Biomechanical analysis of the spino-pelvic organization and adaptation in pathology.Eur Spine J. 2011 Sep; 20 Suppl 5:609-18.ES
Standing in an erect position is a human property. The pelvis anatomy and position, defined by the pelvis incidence, interact with the spinal organization in shape and position to regulate the sagittal balance between both the spine and pelvis. Sagittal balance of the human body may be defined by a setting of different parameters such as (a) pelvic parameters: pelvic incidence (PI), pelvic tilt (PT) and sacral slope (SS); (b) C7 positioning: spino-pelvic angle (SSA) and C7 plumb line; (c) shape of the spine: lumbar lordosis.
BIOMECHANICAL ADAPTATION OF THE SPINE IN PATHOLOGY
In case of pathological kyphosis, different mechanical compensations may be activated. When the spine remains flexible, the hyperextension of the spine below or above compensates the kyphosis. When the spine is rigid, the only way is rotating backward the pelvis (retroversion). This mechanism is limited by the value of PI. Hip extension is a limitation factor of big retroversion when PI is high. Flexion of the knees may occur when hip extension is overpassed. The quantity of global kyphosis may be calculated by the SSA. The more SSA decreases, the more the severity of kyphosis increases. We used Roussouly's classification of lumbar lordosis into four types to define the shape of the spine. The forces acting on a spinal unit are combined in a contact force (CF). CF is the addition of gravity and muscle forces. In case of unbalance, CF is tremendously increased. Distribution of CF depends on the vertebral plate orientation. In an average tilt (45°), the two resultants, parallel to the plate (sliding force) or perpendicular (pressure), are equivalent. If the tilt increases, the sliding force is predominant. On the contrary, with a horizontal plate, the pressure increases. Importance of curvature is another factor of CF distribution. In a flat or kyphosis spine, CF acts more on the vertebral bodies and disc. In the case of important extension curvature, it is on the posterior elements that CF acts more. According to the shape of the spine, we may expect different degenerative evolution: (a) Type 1 is a long thoraco-lumbar kyphosis and a short hyperlordosis: discopathies in the TL area and arthritis of the posterior facets in the distal lumbar spine. In younger patients, L4 S1 hyperextension may induce a nutcracker L5 spondylolysis. (b) Type 2 is a flat lordosis: Stress is at its maximum on the discs with a high risk of early disc herniation than later with multilevel discopathies. (c) Type 3 has an average shape without characteristics for a specific degeneration of the spine. (d) Type 4 is a long and curved lumbar spine: this is the spine for L5 isthmic lysis by shear forces. When the patient keeps the lordosis curvature, a posterior arthritis may occur and later a degenerative L4 L5 spondylolisthesis. Older patients may lose the lordosis curvature, SSA decreases and pelvis tilt increases. A widely retroverted pelvis with a high pelvic incidence is certainly a previous Type 4 and a restoration of a big lordosis is needed in case of arthrodesis.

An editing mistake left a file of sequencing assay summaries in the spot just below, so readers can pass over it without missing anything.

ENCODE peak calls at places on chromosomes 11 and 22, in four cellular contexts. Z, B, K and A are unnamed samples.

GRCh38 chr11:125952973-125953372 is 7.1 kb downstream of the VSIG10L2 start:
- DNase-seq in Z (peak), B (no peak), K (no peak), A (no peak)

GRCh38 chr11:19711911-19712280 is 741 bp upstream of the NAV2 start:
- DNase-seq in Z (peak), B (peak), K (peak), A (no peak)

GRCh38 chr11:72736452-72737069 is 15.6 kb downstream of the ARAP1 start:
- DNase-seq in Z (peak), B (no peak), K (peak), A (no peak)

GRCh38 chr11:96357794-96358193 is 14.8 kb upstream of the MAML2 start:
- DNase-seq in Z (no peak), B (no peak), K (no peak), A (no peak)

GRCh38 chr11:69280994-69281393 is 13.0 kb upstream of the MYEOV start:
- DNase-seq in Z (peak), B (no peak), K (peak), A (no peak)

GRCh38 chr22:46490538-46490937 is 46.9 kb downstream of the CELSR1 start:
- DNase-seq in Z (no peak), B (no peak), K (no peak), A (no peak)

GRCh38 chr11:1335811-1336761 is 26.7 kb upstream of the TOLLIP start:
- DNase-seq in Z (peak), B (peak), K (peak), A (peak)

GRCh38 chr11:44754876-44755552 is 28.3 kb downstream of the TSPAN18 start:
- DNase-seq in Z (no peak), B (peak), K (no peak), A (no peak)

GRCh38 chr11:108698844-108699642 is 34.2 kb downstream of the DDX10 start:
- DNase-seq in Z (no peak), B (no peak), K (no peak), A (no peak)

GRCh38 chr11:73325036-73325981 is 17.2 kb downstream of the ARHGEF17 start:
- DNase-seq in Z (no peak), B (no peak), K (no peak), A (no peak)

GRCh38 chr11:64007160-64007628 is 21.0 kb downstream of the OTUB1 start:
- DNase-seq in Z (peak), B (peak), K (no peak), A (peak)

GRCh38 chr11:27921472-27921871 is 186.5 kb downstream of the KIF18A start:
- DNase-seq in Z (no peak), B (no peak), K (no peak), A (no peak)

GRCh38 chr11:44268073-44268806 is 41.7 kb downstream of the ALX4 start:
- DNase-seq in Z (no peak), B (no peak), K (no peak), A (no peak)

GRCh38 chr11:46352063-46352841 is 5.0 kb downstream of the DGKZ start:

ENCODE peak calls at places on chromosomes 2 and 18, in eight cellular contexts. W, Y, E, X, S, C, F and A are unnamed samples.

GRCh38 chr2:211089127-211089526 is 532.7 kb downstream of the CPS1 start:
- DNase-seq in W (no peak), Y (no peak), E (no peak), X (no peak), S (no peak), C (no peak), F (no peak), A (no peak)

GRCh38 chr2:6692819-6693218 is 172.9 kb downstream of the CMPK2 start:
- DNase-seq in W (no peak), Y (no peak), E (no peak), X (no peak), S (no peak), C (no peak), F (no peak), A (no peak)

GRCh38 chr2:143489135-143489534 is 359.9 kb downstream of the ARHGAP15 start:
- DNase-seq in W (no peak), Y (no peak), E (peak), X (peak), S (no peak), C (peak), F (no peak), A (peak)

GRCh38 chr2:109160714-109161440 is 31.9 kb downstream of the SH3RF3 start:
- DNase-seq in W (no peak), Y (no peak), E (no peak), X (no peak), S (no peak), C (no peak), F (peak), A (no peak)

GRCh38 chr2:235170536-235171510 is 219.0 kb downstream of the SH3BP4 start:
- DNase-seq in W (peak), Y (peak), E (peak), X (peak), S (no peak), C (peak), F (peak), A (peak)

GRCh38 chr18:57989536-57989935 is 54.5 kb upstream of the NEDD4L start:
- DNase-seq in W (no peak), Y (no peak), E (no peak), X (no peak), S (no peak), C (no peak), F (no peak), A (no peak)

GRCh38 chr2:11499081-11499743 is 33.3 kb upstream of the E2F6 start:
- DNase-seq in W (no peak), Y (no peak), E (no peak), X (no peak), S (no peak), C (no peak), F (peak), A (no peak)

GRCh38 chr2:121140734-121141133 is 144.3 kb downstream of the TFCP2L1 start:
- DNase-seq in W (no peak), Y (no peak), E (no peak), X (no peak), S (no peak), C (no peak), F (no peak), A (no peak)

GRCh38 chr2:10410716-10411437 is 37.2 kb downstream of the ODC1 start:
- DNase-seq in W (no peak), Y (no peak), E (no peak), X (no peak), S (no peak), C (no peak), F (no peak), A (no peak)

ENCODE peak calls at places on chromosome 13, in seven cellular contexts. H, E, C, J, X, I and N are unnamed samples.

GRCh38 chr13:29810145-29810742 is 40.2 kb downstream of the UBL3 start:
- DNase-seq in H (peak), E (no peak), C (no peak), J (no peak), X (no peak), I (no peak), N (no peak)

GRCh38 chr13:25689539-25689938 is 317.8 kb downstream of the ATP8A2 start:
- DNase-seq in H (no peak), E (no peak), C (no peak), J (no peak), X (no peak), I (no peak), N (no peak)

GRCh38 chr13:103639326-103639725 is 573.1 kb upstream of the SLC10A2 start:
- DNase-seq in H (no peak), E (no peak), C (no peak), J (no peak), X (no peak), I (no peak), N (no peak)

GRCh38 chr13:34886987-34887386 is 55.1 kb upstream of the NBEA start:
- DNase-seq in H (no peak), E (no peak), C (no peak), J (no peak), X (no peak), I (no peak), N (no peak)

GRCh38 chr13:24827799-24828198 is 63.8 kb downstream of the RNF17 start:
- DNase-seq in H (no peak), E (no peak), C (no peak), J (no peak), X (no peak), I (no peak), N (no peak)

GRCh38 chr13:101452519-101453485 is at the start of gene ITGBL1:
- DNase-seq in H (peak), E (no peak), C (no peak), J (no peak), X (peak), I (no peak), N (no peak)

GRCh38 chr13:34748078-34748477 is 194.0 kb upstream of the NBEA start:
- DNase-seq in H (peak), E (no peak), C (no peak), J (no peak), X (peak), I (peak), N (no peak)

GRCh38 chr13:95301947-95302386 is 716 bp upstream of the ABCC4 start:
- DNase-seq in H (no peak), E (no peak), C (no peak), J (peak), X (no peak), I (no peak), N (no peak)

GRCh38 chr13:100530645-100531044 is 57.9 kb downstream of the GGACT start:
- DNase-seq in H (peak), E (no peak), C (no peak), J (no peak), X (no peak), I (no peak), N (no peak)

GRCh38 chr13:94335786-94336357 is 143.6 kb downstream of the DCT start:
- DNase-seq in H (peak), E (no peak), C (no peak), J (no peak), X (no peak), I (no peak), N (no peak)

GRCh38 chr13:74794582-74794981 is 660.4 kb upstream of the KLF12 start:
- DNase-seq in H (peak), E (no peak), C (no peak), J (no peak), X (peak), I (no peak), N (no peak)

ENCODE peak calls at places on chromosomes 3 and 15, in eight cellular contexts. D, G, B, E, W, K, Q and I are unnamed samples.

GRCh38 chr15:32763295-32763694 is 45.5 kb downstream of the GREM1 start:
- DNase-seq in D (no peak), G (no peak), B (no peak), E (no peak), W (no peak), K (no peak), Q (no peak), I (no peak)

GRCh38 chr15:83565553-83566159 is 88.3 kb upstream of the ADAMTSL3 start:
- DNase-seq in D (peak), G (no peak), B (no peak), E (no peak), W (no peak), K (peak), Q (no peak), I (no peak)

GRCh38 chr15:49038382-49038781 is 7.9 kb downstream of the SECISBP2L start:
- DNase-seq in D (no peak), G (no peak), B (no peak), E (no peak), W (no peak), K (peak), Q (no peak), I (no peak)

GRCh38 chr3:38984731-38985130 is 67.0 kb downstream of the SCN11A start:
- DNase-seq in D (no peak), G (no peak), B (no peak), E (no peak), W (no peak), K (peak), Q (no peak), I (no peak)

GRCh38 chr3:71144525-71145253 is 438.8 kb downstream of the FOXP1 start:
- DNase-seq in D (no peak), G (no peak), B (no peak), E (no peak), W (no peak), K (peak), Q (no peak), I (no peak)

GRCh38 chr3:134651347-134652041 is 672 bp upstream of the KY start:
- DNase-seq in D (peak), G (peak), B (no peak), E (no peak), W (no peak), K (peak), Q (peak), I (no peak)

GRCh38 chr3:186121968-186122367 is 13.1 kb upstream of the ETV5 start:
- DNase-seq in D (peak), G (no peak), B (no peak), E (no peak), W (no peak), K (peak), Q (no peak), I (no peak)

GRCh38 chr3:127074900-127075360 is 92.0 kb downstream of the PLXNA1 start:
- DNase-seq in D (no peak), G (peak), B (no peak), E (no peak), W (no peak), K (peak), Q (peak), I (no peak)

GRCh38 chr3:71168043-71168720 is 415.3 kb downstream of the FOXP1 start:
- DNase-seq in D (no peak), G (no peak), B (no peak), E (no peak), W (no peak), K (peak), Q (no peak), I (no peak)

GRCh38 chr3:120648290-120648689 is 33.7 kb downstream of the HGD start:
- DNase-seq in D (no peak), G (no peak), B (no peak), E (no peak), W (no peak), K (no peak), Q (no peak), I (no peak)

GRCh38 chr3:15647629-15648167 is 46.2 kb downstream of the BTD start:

The genuine shape of the spine is probably one of the main mechanical factors of degenerative evolution. This shape is oriented by a shape pelvis parameter, the pelvis incidence. In case of pathology, this constant parameter is the only signature to determine the original spine shape we have to restore the balance of the patient.